The Meaning of Music from the Perspective of a Romanticist

 

In his book The Romantic Generation, Charles Rosen devotes an entire chapter to fragments in Romantic literature and music. He states that, "The work [of art] is not intended to convey the artist's experience as directly as a telegram, or to substitute his memory for ours: it is made to be filled with our experience, as a vehicle for the feelings of all who perceive it." I have not come across a more concise definition of the function of music (and art in general).

Many writers have tried to read in between the notes of a composer’s work. Such writers (unsuccessfully) attempt to decipher the intention of the composer in hopes that the listener will understand why one note or chord was chosen over others.

This kind of specious spoon feeding is far more detrimental to a listener than helpful. This is especially in regards to non-programmatic music, because it suggests that there is a correct way for the listener to interpret what is heard.

As much as it may offer certain insights into the background of a given composition, correlating the composer's life with his or her work is not necessarily relevant in understanding it. The reason is simple: music and art are not created only at the conscious level. If this were the case, it would be highly unlikely that the depth found in a seminal piece by a composer such as Beethoven's "Emperor Concerto" would be present. Moreover, it is impossible to ever know exactly what Beethoven was feeling or thinking at the time the composition was penned despite what may have been occurring in his or her life at the time. Even if we were to know precisely what the composer was thinking, it still does not account for the subconscious elements that will be invariably infused into the composition.

If a composer had a specific program in mind for a work, it provides only a general framework or background for the listener. The program itself does not fill in all the pieces which would prevent or deny the listener from forming his or her own impressions. A work of Romantic literature does not create a world for the reader independently of him or her. This world must be created by the imagination of the individual, regardless of how the artistic medium (e.g., literary, musical, etc.). The listener is just as much a part of the composition as the composer who conceived it. This applies to both programmatic and non-programmatic music alike.

If absolute music is to transcend the written word as Brahms, Mendelssohn, Schumann, and others felt it does, is it not contradictory to attempt to guide a listener through a composition? The entire notion of suggesting or telling the listener what a composition is about is antithetical to the idea that the individual is the focal point as those practitioners of Romanticism did..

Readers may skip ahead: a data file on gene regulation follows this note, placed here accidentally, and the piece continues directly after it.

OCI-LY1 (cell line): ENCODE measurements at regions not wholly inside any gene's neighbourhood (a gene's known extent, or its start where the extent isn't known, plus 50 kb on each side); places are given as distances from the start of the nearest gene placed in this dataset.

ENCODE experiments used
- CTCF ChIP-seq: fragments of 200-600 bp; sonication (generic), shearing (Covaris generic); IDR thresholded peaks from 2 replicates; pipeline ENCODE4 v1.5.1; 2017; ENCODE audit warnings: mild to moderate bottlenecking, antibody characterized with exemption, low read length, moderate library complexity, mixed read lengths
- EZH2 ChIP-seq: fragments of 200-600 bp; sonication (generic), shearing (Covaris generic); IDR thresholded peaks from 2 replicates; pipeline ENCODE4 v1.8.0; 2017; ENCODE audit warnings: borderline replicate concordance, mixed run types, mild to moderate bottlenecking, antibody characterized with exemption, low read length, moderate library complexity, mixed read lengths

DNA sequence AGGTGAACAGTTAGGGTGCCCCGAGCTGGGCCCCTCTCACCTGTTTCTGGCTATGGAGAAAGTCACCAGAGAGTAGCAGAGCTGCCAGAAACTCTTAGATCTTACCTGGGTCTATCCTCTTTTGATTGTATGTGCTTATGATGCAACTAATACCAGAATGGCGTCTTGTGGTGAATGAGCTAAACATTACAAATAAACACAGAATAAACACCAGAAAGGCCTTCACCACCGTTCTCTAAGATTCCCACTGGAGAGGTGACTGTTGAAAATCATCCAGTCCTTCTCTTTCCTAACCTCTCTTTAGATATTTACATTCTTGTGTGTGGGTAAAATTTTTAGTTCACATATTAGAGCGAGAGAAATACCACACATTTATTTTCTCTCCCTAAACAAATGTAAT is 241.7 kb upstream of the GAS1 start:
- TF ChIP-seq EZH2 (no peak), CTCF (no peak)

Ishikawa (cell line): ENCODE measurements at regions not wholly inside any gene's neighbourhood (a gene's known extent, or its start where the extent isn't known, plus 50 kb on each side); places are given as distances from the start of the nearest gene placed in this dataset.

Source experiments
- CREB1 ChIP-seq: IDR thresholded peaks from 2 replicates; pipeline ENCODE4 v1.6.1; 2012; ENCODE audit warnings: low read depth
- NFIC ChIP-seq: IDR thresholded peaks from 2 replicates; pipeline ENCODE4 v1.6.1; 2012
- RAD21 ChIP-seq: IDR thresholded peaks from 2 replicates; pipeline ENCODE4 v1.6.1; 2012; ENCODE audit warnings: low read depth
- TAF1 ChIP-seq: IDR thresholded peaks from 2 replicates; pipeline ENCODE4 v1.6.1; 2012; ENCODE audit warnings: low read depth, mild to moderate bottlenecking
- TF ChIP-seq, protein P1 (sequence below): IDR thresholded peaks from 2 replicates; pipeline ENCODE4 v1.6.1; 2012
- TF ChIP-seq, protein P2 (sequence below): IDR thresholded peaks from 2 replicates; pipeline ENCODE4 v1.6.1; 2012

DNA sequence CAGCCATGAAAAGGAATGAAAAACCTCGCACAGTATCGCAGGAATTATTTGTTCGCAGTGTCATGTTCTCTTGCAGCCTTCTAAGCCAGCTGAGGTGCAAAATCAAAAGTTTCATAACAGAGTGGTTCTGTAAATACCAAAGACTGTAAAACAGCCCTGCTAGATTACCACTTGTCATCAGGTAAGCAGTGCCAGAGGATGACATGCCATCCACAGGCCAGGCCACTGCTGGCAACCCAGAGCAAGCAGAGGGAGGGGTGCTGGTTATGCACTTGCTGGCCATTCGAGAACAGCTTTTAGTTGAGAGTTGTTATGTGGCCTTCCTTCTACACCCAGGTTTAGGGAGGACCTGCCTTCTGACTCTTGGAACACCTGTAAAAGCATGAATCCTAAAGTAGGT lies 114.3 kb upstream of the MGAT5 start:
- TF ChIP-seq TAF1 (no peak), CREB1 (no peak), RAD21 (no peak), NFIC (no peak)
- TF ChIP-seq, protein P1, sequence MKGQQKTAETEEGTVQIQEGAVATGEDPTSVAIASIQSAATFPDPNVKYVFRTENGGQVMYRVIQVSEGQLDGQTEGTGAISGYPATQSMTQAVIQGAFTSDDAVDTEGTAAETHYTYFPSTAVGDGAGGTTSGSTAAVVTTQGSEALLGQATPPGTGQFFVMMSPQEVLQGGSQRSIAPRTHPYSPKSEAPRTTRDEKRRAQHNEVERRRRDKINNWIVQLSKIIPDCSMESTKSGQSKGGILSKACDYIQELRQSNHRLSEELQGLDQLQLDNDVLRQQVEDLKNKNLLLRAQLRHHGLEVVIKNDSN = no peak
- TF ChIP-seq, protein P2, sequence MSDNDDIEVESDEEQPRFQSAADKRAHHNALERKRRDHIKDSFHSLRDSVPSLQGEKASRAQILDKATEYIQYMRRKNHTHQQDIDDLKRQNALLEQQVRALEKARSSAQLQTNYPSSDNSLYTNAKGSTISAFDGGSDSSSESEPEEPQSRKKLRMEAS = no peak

The individual does not refer only to the composers and virtuosos of the Romantic era; it also refers to the listener. The composition is designed to invite the listener into exploring his or her own personal feelings. If a composition is performed well, the responsibility of gleaning impressions is entirely up to the listener. If the listener fails to get anything out of the experience of listening to a composition being performed, it is more than likely the failure of the listener.

One of the great delights art offers is its ability to undergo different stages of metamorphosis throughout the life of the observer. In this sense the composition lives vicariously through the listener. It changes throughout time and thereby exists, as the Romantics perceived, in the past, present, and future.

As much as hearing Beethoven's Ninth Symphony at the age of ten was an ear-opening experience, the affect of the piece on me is very different for me today.

Calling the composition a vehicle for the feelings of the listener, Rosen astutely captures the essence of music and art. There is no question that the way in which a listener perceives a work is a reflection of the person. It is unlikely that someone who is vacuous and guarded will gain as much from hearing a great piece of music as someone who is cognizant. To become an empty vessel into which the composition can be poured and digested takes courage and much faith.

In response to the scientific-based philosophies of the Enlightenment that preceded it, Romanticism sought to reestablish the magic and mystery in art and life. Any attempt to deconstruct art and music to a lowest common denominator only sterilizes it. Music and art do not present mathematical equations. On the contrary, they present personal equations possessing a multitude of answers. If a single, invariable answer existed for every work of art, there would never be any need to return to it later. The vehicle which Rosen speaks of is, in turn, reduced to nothing more than an equation that has only one invariable solution.